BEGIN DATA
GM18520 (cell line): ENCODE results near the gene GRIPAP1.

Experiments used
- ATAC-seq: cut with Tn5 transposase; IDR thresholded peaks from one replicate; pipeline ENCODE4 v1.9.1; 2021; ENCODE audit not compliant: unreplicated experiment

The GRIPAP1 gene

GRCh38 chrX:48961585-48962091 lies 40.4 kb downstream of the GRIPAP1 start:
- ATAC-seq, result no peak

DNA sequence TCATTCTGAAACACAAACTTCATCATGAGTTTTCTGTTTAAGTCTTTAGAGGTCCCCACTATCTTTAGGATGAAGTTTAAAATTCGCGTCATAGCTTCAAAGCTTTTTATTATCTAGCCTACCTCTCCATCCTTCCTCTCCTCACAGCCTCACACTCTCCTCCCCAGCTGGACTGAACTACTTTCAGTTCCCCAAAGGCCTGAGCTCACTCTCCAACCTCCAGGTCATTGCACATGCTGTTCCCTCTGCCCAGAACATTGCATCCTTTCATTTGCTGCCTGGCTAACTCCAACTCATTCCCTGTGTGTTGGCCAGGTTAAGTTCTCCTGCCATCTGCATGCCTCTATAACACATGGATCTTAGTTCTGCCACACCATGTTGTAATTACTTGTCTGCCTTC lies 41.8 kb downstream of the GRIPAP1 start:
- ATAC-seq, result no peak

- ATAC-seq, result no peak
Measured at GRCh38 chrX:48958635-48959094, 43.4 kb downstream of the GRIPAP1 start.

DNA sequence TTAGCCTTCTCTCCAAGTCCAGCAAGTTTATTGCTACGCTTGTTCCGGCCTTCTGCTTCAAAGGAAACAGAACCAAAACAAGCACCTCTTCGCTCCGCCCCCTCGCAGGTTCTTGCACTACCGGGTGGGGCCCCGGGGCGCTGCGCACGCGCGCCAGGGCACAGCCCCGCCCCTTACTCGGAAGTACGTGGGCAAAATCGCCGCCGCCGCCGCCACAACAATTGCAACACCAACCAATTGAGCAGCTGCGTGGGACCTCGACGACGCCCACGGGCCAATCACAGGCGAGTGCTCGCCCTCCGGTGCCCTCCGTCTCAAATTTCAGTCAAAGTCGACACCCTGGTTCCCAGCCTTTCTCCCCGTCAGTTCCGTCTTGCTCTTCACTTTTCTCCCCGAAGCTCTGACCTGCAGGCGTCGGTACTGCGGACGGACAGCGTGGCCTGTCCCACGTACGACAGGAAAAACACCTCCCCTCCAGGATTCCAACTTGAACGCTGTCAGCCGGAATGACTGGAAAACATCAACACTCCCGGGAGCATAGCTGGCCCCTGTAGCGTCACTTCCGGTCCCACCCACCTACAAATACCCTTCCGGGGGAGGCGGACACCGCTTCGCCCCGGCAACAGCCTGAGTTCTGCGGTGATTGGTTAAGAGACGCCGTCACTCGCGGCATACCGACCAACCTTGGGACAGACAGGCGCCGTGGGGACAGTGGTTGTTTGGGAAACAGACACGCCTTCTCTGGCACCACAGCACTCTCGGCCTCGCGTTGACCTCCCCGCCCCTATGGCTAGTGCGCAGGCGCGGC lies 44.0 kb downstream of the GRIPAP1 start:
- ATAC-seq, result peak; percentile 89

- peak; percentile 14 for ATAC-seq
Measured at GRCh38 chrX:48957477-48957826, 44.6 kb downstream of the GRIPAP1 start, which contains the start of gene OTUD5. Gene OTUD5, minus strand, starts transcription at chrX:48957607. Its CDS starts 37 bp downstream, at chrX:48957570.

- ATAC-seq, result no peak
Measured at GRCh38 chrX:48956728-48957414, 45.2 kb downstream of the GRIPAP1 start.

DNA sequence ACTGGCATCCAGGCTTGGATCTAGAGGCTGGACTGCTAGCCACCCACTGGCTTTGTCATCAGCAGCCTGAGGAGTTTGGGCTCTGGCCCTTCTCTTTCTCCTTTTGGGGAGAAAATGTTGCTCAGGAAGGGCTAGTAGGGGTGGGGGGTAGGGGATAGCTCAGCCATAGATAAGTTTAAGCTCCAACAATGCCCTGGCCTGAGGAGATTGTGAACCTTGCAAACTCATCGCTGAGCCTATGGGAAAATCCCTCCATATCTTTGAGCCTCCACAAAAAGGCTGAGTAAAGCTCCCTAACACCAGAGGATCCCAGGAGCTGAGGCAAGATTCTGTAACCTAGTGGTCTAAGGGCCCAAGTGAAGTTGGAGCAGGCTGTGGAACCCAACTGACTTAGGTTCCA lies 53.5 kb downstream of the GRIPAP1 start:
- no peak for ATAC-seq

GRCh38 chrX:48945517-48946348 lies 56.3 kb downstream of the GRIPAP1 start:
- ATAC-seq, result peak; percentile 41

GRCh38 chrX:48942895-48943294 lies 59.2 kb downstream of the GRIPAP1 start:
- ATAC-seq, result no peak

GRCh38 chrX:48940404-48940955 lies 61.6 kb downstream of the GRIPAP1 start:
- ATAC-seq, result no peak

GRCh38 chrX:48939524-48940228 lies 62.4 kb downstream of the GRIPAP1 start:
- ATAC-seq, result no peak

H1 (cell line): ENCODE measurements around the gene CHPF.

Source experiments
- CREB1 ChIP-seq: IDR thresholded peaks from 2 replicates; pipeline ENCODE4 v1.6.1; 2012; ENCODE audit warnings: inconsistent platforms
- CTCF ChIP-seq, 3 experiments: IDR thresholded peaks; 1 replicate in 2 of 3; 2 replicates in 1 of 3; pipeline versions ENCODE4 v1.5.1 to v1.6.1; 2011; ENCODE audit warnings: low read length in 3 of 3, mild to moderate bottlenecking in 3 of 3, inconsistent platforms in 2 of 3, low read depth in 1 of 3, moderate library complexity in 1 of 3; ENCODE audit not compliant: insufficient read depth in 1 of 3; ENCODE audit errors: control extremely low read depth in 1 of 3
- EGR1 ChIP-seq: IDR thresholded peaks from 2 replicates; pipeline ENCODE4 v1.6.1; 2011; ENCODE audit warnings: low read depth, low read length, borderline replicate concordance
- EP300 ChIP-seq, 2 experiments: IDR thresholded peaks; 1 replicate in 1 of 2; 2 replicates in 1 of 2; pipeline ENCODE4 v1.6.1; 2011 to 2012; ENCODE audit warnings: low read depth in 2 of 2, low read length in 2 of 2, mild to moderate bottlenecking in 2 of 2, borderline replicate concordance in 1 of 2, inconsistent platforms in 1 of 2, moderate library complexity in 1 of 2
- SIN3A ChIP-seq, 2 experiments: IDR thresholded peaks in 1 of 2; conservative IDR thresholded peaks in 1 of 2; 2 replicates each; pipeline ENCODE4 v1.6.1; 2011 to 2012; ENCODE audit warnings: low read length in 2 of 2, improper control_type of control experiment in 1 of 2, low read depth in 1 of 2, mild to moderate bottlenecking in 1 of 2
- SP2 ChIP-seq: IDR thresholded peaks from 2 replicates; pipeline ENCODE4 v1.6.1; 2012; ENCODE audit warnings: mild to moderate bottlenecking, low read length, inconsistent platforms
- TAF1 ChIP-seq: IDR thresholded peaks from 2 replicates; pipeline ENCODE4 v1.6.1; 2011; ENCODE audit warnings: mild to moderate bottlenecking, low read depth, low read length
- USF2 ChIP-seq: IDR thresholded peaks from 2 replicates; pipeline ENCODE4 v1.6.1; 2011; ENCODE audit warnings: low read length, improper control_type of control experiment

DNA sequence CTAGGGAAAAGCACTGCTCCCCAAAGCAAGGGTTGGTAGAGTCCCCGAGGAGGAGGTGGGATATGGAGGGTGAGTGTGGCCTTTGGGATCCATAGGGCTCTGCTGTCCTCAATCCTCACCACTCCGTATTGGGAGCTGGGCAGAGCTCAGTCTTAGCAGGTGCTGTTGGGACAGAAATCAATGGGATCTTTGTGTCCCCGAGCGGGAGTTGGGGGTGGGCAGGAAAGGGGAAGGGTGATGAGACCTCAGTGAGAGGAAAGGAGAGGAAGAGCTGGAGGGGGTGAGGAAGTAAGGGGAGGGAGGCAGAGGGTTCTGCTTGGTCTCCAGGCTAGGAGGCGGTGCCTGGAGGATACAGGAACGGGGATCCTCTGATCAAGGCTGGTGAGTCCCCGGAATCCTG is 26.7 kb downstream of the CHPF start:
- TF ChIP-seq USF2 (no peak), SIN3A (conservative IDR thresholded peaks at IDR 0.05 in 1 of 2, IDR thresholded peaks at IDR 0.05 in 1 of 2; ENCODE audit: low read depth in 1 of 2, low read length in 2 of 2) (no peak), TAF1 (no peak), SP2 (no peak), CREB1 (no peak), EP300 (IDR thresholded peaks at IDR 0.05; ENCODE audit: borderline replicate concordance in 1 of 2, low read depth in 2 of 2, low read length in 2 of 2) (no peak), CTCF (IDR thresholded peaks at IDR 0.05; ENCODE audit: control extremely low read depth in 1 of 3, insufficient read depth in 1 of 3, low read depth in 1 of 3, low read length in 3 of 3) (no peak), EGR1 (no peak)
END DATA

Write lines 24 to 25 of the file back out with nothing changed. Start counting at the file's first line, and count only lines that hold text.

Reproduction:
- ATAC-seq, result no peak

GRCh38 chrX:48939524-48940228 lies 62.4 kb downstream of the GRIPAP1 start: